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Please help!

I need a proof using modulars on proving that with integers $a$, $b$, and $n$, if $a$ and $b$ are each relatively prime to $n$ then the product $ab$ is also relatively prime to $n$.

So far, what I really need help with is how to express this in modulars. I know that I need to use mod, but I am not sure how to express this.

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  • $\begingroup$ gcd(a,n) = 1 implies that a and n share no prime factors. Similarly, b and n share no prime factors. So ab and n cannot share any prime factor. $\endgroup$ – TenaliRaman May 25 '16 at 3:51
  • $\begingroup$ Are $a$ and $b$ both larger than $n$? Then you can write $a \not\equiv 0 \pmod n$, $b \not\equiv 0 \pmod n$, etc. $\endgroup$ – Mr. Brooks May 25 '16 at 21:34
  • $\begingroup$ @TenaliRaman I'm asking how to prove that, and although it sounds naturally implicative, I want to know how to prove with mods. $\endgroup$ – Discrete Math May 25 '16 at 22:33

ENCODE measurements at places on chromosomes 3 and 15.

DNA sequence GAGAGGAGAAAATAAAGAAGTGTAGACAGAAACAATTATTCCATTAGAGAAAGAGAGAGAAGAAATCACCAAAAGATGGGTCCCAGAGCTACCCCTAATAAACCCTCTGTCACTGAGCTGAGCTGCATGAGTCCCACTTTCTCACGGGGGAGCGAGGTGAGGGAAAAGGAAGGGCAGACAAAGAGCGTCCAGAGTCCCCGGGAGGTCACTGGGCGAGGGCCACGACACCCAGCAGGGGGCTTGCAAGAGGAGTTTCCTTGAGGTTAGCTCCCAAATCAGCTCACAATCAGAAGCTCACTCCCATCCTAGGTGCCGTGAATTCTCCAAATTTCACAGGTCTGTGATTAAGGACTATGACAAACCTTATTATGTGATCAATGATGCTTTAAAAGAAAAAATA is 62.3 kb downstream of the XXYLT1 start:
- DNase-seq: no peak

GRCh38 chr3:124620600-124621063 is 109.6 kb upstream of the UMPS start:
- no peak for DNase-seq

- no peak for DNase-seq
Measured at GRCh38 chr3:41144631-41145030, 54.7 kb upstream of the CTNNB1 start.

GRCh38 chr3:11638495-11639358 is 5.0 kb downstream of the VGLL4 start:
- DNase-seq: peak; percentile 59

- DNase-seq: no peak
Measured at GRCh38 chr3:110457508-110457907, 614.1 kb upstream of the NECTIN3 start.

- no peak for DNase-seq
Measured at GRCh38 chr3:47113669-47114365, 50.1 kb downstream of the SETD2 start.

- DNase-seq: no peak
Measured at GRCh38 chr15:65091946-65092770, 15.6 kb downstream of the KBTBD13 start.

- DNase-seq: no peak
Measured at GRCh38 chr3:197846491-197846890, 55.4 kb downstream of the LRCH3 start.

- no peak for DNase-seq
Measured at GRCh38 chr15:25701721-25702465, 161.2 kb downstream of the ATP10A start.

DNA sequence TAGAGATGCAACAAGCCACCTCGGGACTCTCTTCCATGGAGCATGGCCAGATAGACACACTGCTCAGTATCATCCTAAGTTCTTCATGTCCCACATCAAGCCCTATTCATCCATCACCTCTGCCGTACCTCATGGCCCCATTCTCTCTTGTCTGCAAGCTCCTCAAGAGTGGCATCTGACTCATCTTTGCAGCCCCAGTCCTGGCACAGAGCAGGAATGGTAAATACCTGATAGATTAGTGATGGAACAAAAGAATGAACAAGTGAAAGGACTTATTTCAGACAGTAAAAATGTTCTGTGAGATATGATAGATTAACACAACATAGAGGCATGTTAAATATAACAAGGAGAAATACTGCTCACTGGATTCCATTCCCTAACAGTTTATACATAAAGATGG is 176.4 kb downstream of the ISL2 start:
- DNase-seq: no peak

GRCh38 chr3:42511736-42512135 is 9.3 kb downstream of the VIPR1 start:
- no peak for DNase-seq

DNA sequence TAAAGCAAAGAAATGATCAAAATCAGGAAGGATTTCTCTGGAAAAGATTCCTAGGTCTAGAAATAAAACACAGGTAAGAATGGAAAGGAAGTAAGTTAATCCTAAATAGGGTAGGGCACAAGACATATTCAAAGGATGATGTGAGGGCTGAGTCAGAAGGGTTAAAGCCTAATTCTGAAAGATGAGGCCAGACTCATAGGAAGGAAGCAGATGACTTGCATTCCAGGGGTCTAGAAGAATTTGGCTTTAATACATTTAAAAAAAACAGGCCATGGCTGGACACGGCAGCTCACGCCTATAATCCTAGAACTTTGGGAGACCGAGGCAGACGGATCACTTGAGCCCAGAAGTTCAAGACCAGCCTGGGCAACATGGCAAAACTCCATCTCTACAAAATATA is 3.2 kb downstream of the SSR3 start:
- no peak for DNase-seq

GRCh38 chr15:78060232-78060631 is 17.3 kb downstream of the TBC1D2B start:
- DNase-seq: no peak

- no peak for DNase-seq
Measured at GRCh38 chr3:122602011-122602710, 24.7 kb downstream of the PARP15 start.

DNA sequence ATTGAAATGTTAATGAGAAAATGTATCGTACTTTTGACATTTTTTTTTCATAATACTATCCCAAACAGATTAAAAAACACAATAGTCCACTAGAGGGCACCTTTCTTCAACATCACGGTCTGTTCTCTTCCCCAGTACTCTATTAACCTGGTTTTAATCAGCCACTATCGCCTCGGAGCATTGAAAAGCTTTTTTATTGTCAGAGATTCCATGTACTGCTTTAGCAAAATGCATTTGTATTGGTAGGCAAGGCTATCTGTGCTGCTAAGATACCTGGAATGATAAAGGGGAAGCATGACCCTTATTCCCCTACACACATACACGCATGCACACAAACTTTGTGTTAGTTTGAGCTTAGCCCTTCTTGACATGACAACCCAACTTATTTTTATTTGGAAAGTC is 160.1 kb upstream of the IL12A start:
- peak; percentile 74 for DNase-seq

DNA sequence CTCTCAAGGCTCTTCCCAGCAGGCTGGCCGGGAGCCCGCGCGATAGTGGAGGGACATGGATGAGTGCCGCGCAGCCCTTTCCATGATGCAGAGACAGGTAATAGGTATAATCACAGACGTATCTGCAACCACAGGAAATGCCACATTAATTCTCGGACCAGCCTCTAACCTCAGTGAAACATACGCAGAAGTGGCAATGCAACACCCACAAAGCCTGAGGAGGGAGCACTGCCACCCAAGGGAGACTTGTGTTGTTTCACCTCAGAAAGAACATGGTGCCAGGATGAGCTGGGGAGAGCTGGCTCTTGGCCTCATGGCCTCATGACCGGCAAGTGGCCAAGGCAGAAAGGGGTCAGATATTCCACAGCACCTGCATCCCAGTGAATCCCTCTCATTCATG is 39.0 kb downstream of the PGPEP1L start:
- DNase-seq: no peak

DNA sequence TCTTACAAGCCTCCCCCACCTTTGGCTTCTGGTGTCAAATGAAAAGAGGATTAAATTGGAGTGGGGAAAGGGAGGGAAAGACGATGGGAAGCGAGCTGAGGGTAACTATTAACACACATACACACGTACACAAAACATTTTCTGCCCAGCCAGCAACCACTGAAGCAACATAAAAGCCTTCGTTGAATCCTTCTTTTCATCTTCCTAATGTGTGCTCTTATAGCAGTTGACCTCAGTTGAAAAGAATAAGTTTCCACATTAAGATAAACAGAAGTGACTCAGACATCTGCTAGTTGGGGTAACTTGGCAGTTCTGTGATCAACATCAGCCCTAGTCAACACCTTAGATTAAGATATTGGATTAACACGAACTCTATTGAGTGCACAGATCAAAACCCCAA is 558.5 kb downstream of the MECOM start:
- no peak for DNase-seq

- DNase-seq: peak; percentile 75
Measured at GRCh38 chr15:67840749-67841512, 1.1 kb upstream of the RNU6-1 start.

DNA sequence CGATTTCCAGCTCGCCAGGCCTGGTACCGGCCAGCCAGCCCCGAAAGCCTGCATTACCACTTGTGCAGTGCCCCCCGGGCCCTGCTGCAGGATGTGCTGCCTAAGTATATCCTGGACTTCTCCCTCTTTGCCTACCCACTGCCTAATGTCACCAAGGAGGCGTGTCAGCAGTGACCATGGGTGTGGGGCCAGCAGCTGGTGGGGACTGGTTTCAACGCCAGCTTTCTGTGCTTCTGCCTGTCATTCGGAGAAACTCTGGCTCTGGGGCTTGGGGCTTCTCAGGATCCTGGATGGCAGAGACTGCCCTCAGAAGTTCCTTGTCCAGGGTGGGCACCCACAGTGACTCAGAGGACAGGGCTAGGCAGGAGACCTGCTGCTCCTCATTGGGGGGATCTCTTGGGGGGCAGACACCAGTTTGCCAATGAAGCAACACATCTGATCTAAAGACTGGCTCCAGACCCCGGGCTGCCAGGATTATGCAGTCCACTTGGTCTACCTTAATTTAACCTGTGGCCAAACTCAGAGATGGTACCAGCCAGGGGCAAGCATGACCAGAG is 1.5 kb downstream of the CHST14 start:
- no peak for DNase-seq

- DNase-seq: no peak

• $\begingroup$ @Mr.Brooks although a and n coprime implies that, it does not go the other way. Take a=6, n=4 for counter example. $\endgroup$ – JMoravitz May 25 '16 at 22:37
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$a$ is relatively prime to $n$ $\iff$ $\gcd(a,n)=1$

$\iff$ there exist integers $x,y$ such that $ax+ny=1$

$\iff$ there exists an integer $x$ such that $ax\equiv 1\pmod{n}$.

Now... does there exist an integer $x$ such that $(ab)x\equiv 1\pmod{n}$?

Note that if $a\equiv a'\pmod{n}$ and $b\equiv b'\pmod{n}$ that implies that $ab\equiv a'b'\pmod{n}$

Let $\gcd(a,n)=1$ and $\gcd(b,n)=1$. Then there exist integers $x_a$ and $x_b$ such that $ax_a\equiv 1\pmod{n}$ and $bx_b\equiv 1\pmod{n}$. Then letting $x=x_ax_b$ we have $abx\equiv\dots$ implying that $\dots$

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